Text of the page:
You are here: Home » Reuters » News
Business Standard

Trump tweets China to cut tax on U.S.-made cars, revs up auto stocks


By and Jourdan

WASHINGTON/(Reuters) - said had agreed to cut import tariffs on American-made cars, buoying shares in and who manufacture in the for export to the world's biggest auto market.

Shares of Chinese also perked up on hopes that such a move could revitalize the domestic auto market that is poised for its first annual sales contraction in decades amid cooling economic growth and a debilitating U.S.-trade war.

Trump, fresh from agreeing a 90-day cease-fire in his trade war with at the meeting of the G20, said on "China has agreed to reduce and remove tariffs on cars coming into China from the Currently the tariff is 40%".

The move, if realized, would bolster carmakers who were hit hard when China ramped up levies on U.S.-made cars in July as part of a broad package of retaliatory tariffs amid the sprawling trade war between and

"If they cancel the extra 25 percent tariff on U.S.-made cars, then we will see positive signs for imported cars," Wang Cun, of the China Automobile Dealers Association's import committee, told reporters in

raised tariffs on U.S. auto imports to 40 percent in July, forcing many carmakers to hike prices in a major hit to the roughly $10 billion worth of passenger vehicles the sent to China last year.

That put U.S.-made like and Ford Motor Co's at a major disadvantage as the move came soon after China slashed auto import tariffs for the wider market to 15 percent from 25 percent.

Trump's tweet did not give any further detail about the tariff cuts, such as when the deal had been reached or a new level for the Chinese levies.

The and U.S. Trade Representative's (USTR) office did not immediately respond to a request for comment late on Sunday. China's commerce and did not respond to requests for comment on Monday.


In early European trade on Monday, shares in Germany's BMW, ASG and parent Daimler rose between 4-7 percent.

In China, listed such as Grand Automotive, and climbed on the news, with some local carmakers falling back.

Trump and Chinese agreed to halt new tariffs during talks in on Saturday, following months of escalating tensions on trade and other issues.

After a 2-1/2 hour dinner with Xi on Saturday in Buenos Aires, Trump agreed to postpone an increase in the tariff rate on $200 billion worth of Chinese imports to 25 percent from 10 percent that was scheduled for Jan. 1. China agreed to resume purchases of some U.S. farm and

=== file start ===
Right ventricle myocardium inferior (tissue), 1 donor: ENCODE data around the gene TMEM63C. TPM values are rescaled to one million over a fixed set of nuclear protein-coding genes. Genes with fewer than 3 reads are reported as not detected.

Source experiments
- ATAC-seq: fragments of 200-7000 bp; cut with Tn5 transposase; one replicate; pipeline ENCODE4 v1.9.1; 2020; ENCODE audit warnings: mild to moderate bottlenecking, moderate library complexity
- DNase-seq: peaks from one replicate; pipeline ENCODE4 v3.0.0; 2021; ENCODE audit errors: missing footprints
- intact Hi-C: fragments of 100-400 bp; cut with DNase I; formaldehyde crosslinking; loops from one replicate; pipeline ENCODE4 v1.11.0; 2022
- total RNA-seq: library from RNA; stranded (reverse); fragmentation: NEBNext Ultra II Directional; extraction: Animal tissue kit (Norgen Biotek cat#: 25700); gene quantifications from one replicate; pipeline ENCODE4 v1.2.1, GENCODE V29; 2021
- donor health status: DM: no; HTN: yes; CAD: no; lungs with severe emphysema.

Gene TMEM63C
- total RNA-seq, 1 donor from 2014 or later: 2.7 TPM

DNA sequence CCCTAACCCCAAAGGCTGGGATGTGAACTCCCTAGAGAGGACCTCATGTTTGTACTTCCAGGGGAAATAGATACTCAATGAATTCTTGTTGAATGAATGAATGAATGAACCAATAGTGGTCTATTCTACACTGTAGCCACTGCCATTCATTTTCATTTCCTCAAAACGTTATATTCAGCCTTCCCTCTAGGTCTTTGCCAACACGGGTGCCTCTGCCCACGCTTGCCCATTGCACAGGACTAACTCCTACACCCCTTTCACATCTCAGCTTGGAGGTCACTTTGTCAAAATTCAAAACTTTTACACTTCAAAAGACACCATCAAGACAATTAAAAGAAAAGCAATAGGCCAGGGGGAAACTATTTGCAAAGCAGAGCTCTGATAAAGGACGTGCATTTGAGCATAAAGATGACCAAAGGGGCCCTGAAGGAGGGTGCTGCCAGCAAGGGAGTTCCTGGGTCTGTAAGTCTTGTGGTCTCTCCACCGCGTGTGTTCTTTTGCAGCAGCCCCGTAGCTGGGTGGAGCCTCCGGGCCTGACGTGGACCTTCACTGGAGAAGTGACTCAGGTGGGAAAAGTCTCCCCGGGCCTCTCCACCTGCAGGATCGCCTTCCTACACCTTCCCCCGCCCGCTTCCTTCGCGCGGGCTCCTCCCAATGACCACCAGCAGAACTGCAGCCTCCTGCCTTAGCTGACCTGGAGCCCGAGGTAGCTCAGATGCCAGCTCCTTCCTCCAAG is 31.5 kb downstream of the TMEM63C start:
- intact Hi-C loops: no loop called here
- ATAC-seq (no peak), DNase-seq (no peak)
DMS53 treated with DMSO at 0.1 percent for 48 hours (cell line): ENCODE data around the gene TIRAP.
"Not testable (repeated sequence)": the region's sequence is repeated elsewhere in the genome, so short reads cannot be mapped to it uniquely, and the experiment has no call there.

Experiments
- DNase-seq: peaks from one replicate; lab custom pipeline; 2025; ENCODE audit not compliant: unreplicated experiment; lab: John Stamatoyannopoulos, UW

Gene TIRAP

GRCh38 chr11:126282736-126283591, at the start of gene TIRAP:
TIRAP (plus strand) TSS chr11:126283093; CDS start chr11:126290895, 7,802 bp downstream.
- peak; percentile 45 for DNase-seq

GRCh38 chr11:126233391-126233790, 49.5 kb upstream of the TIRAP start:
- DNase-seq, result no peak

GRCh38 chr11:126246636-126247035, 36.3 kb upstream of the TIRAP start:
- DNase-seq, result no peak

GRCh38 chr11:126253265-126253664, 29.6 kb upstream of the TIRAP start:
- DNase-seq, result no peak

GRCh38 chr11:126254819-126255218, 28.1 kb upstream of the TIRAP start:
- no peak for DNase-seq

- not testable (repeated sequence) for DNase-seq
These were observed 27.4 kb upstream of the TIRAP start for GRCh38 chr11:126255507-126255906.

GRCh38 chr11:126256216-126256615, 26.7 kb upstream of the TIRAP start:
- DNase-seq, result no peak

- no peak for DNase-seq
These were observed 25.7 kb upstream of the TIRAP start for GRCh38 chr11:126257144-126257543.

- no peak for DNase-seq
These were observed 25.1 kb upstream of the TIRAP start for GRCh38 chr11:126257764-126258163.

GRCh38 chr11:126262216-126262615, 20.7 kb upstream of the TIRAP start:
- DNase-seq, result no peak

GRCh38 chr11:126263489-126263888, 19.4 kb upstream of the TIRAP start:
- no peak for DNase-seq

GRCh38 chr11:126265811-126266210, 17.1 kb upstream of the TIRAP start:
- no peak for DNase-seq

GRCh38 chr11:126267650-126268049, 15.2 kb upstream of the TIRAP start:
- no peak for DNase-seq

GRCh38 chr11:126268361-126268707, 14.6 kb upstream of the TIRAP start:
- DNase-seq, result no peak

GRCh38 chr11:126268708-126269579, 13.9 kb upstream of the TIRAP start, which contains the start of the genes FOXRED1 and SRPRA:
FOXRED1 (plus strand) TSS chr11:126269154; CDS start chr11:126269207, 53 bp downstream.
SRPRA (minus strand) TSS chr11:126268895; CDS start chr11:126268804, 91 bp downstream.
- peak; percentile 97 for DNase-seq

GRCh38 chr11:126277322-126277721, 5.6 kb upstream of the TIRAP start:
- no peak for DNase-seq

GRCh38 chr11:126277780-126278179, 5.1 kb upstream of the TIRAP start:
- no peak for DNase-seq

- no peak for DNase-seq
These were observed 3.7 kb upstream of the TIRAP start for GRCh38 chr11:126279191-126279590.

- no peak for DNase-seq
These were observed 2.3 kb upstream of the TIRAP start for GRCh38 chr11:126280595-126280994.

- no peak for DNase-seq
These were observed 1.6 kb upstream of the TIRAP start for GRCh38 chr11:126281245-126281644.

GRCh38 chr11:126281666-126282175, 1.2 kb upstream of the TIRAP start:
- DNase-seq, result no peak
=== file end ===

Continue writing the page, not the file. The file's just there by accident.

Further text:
The two sides also agreed to negotiate in the next 90 days over "structural changes" to China's policies on technology transfers, intellectual property protection, non-tariff barriers, cyber intrusions and theft, services and agriculture.

said they were unaware of the lower tariffs on exports to China.

The automakers have a previously scheduled meeting with USTR on Monday, two people briefed on the matter told

The lower tariffs would be a boost to automakers exporting vehicles to China, including Ford and German carmaker BMW, which exports U.S.-built luxury vehicles to China.

It would also be good for Tesla that has been hit hard by increased tariffs on the electric cars it imports to China.

The U.S. firm, led by billionaire Elon Musk, has said it will cut prices to make its cars "more affordable" and absorb more of the hit from the tariffs. Tesla is also building a local plant in to help it avoid steep tariffs.

The currently charges tariffs of 27.5 percent on Chinese vehicles. On Wednesday, U.S. said Trump had directed him to examine all available tools to raise U.S. tariffs on Chinese vehicles to the level that China is charging.

(Reporting by in and in SHANGHAI; Additional reporting by and Yilei Sun; Editing by Muralikumar Anantharaman, and Himani Sarkar)

(This story has not been edited by Business Standard staff and is auto-generated from a syndicated feed.)

First Published: Mon, December 03 2018. 15:11 IST